Using Word2007/2003 to make a bibliography
May 15, 2008 12:01 AM   Subscribe

Word 2007 vs. 2003: It's complicated to go back-and-forth! Help me write my dissertation, please!

So, I'm a grad student working tirelessly on my dissertation. At home I work with Word 2007 and at the university I'm using 2003. I just started using the citation mechanism in 2007, inputted a few books, and really started to get the hang of this as a useful too. However, as you probably know, when I switch to 2003 (I have the converter installed), all those citations are converted to static text.

Is there any way around this?
If not, what free software do you reccomend for standardizing citations and keeping them in a database?

Sure do appreciate any thoughts...
Thanks a lot!
posted by mateuslee to Writing & Language (11 answers total) 1 user marked this as a favorite
I've heard good things about RefWorks. My university offers it free to its students; maybe your place does, too?
posted by phunniemee at 12:21 AM on May 15, 2008

Maybe this page will be helpful, too?

There's also BibTex, which may or may not accomplish what you want.
posted by phunniemee at 12:25 AM on May 15, 2008

But wait! There's more!

(OK, I'm done now.)
posted by phunniemee at 12:30 AM on May 15, 2008

There are other software packages, but Endnote is the standard. You might have access to academic licensing.
posted by Blazecock Pileon at 12:36 AM on May 15, 2008

Response by poster: Thanks Phunniemee, the first link requires login info and the second seems a bit too complicated for me... though the third link seems great... I'll check it out now. Thanks!
posted by mateuslee at 12:39 AM on May 15, 2008

Response by poster: Actually, none of those worked out...
posted by mateuslee at 1:00 AM on May 15, 2008

This keeps coming up here. Zotero is your best bet. I've been through a few reference managers. Zotero is one I'll be sticking with for a while because it's a rare example of really good software. Yes, it does have word integration.

Endnote is user-unfriendly, dreadful, bad software. Most people I know that use it hate it but are unwilling to move to something else because they've been conditioned to accept the pain it inflicts. Yeah, an overstatement, but not by much.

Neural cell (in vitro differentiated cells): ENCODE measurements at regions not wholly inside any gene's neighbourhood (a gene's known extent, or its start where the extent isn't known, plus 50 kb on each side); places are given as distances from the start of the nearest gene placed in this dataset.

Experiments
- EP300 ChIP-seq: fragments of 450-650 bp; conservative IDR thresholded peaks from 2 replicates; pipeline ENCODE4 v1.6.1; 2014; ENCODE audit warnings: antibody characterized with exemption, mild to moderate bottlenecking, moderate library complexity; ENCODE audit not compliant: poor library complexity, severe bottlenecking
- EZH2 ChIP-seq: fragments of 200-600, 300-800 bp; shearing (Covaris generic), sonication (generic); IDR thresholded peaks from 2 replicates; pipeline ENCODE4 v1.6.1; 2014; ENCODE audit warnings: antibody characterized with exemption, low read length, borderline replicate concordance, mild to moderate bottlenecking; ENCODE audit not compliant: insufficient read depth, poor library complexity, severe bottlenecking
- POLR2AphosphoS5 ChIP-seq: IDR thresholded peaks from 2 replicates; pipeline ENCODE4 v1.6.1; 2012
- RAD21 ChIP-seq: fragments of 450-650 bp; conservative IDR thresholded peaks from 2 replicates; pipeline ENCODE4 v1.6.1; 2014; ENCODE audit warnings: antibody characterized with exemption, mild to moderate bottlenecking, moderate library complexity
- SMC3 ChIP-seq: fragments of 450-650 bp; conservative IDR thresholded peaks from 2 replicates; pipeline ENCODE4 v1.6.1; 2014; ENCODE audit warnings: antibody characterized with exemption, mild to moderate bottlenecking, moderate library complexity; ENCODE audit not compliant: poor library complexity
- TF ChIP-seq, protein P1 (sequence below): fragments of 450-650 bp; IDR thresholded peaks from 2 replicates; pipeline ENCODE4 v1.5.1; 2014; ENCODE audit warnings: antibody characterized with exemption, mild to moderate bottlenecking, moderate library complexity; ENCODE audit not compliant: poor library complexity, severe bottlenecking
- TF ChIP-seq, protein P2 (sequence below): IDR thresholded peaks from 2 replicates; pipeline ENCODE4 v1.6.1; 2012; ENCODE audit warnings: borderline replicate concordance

posted by singingfish at 1:38 AM on May 15, 2008

Strangely Sente isn't on the Wiki comparison lists. It's OSX only, but fantastically good, and doesn't require Firefox, unlike Zotero.
posted by roofus at 2:13 AM on May 15, 2008

Seconding BibTex as a generally useful thing; seconding NOT using EndNote. I use JabRef as my interface to BibTex, since I like its usefulness as a reference database manager. I hear it can be integrated into Word plus or minus a little complication, though I haven't tried this myself.

This is only indirectly related, and you may know better already, but this bears repeating because the failure mode is so awful: back this thing up. I can't tell you how many times I've seen "Lost laptop - contained only copy of thesis - reward" posters on campus, and Word can and will eat your documents if you show any signs of weakness. Keep one copy on a laptop, one on a desktop, one on your friend's desktop, one on an external drive, one on your campus network file system of choice, one in a sealed vault underground, and one on the moon.
posted by DoubleMark at 5:43 AM on May 15, 2008

Theses are written in latex, not word. There is a reason for this, and it largely revolves around quality of output and avoiding the pain you are about to inflict upon yourself. I am forced to use Word at work (engineering job) and it is 10x more pain than latex ever was... particularly the "oh yeah, it crashes if you have too many formulae; no we can't fix it" thing.

Tools like LyX make the whole latex thing much much easier than it used to be, i.e. you don't actually have to know all the latex markup codes (though they're not hard - about on par with learning html). And obviously one uses BibTeX with it for managing references.
posted by polyglot at 5:53 AM on May 15, 2008

I'm a fan of Zotero, but have you considered just investing in a laptop? You could keep your dissertation in one place (and one application) that way. It would also be handy for working on your dissertation at other locations (the library, in the field, at the bar!).
posted by wheat at 6:05 AM on May 15, 2008

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